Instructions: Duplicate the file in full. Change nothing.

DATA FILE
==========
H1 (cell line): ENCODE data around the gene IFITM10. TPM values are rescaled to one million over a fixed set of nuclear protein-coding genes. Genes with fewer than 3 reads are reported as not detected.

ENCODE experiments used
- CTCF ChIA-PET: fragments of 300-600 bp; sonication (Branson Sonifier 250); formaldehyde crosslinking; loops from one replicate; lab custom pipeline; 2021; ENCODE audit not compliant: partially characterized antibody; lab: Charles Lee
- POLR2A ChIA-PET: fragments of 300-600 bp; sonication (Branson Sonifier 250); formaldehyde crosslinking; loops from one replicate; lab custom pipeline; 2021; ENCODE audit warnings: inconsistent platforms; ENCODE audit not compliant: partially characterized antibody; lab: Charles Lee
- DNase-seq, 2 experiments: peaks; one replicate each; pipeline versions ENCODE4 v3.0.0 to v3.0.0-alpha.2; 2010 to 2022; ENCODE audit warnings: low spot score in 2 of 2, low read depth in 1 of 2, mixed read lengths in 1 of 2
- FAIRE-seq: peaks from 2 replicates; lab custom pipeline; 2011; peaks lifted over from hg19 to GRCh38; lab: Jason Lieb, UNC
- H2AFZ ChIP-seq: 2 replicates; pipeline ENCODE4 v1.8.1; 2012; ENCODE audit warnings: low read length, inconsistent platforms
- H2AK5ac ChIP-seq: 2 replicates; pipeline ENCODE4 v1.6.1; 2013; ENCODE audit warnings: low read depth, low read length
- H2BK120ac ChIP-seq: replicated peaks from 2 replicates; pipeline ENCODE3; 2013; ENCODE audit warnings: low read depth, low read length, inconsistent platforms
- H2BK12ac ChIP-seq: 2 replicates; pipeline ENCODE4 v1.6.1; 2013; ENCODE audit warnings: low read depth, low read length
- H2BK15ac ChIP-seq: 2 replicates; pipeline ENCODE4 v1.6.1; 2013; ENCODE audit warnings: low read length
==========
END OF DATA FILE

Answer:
H1 (cell line): ENCODE data around the gene IFITM10. TPM values are rescaled to one million over a fixed set of nuclear protein-coding genes. Genes with fewer than 3 reads are reported as not detected.

ENCODE experiments used
- CTCF ChIA-PET: fragments of 300-600 bp; sonication (Branson Sonifier 250); formaldehyde crosslinking; loops from one replicate; lab custom pipeline; 2021; ENCODE audit not compliant: partially characterized antibody; lab: Charles Lee
- POLR2A ChIA-PET: fragments of 300-600 bp; sonication (Branson Sonifier 250); formaldehyde crosslinking; loops from one replicate; lab custom pipeline; 2021; ENCODE audit warnings: inconsistent platforms; ENCODE audit not compliant: partially characterized antibody; lab: Charles Lee
- DNase-seq, 2 experiments: peaks; one replicate each; pipeline versions ENCODE4 v3.0.0 to v3.0.0-alpha.2; 2010 to 2022; ENCODE audit warnings: low spot score in 2 of 2, low read depth in 1 of 2, mixed read lengths in 1 of 2
- FAIRE-seq: peaks from 2 replicates; lab custom pipeline; 2011; peaks lifted over from hg19 to GRCh38; lab: Jason Lieb, UNC
- H2AFZ ChIP-seq: 2 replicates; pipeline ENCODE4 v1.8.1; 2012; ENCODE audit warnings: low read length, inconsistent platforms
- H2AK5ac ChIP-seq: 2 replicates; pipeline ENCODE4 v1.6.1; 2013; ENCODE audit warnings: low read depth, low read length
- H2BK120ac ChIP-seq: replicated peaks from 2 replicates; pipeline ENCODE3; 2013; ENCODE audit warnings: low read depth, low read length, inconsistent platforms
- H2BK12ac ChIP-seq: 2 replicates; pipeline ENCODE4 v1.6.1; 2013; ENCODE audit warnings: low read depth, low read length
- H2BK15ac ChIP-seq: 2 replicates; pipeline ENCODE4 v1.6.1; 2013; ENCODE audit warnings: low read length